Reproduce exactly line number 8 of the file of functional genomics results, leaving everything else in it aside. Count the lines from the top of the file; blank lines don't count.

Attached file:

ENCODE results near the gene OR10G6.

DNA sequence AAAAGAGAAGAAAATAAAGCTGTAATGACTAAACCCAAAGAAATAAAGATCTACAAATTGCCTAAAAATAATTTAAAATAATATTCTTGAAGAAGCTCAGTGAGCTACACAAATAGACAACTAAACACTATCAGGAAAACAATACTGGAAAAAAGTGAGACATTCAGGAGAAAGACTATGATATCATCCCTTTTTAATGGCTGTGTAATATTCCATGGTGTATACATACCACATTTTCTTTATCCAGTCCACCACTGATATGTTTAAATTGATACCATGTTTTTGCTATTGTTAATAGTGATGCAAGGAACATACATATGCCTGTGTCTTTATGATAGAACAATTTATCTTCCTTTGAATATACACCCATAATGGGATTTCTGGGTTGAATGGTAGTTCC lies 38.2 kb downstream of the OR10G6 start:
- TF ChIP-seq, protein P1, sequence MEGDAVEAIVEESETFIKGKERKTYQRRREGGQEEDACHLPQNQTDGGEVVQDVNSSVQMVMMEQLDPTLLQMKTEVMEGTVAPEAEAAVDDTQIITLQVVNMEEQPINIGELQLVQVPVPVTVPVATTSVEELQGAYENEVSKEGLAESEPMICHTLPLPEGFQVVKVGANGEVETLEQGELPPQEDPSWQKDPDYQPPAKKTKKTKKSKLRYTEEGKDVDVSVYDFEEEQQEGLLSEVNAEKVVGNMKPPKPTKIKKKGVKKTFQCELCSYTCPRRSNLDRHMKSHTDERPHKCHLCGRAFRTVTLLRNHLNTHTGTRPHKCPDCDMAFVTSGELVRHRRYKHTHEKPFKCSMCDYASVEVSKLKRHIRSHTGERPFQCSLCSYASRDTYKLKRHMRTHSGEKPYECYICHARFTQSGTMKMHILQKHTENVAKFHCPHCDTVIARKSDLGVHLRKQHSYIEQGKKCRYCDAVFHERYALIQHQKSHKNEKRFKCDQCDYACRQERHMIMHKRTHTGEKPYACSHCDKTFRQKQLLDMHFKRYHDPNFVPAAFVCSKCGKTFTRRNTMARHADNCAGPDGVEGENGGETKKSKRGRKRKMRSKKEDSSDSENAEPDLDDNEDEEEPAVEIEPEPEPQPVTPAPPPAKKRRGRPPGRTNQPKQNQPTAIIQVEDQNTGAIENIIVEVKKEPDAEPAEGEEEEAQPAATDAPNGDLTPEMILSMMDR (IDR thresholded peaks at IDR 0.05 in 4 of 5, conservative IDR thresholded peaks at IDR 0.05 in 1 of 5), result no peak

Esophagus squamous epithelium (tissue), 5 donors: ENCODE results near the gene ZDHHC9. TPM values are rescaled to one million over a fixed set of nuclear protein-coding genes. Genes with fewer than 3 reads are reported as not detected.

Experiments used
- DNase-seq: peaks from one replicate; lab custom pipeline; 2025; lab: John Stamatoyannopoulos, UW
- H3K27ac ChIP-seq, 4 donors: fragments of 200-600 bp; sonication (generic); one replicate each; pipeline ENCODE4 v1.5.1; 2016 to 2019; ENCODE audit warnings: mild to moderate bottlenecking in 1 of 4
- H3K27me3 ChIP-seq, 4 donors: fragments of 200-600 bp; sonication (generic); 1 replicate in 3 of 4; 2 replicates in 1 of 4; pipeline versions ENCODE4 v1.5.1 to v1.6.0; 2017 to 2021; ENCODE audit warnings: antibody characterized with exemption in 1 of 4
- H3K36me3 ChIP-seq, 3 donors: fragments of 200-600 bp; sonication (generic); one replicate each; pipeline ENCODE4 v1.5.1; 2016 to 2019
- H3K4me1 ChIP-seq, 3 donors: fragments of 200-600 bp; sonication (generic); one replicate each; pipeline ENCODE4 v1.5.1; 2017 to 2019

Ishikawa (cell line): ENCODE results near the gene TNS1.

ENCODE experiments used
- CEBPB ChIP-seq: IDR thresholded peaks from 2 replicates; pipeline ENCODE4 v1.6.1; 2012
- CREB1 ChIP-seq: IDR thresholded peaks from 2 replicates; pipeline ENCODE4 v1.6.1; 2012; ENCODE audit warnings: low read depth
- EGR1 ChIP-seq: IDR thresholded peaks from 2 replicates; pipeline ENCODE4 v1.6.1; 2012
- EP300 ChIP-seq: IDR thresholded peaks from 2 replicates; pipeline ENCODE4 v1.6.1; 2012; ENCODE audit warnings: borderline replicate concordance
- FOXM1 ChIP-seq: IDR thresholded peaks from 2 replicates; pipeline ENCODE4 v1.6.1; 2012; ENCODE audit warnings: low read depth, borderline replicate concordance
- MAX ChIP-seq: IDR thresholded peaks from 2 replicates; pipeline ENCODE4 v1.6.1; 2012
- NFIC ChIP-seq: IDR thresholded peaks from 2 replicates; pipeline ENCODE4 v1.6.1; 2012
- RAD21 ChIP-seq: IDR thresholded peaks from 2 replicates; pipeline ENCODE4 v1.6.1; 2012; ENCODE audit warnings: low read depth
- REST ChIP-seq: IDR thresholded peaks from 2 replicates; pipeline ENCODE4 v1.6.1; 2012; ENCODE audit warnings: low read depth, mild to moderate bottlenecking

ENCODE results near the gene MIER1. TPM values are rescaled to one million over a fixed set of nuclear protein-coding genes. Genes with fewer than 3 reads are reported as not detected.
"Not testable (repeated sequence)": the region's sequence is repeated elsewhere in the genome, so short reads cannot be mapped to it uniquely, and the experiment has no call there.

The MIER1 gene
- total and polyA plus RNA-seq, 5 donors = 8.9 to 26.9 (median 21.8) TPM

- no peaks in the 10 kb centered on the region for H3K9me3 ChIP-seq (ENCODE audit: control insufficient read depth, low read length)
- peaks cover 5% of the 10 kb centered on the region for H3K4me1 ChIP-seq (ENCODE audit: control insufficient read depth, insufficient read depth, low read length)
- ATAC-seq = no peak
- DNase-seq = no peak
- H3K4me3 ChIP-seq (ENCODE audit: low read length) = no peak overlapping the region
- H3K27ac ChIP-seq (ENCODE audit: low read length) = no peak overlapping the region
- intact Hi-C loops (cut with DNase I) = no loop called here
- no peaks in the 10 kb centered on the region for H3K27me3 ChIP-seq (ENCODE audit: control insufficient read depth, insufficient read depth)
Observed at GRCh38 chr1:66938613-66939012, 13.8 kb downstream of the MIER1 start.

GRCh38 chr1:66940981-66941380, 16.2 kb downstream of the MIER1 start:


- H3K27me3 ChIP-seq, 4 donors: fragments of 200-600 bp; sonication (generic); 1 replicate in 3 of 4; 2 replicates in 1 of 4; pipeline versions ENCODE4 v1.5.1 to v1.6.0; 2017 to 2021; ENCODE audit warnings: antibody characterized with exemption in 1 of 4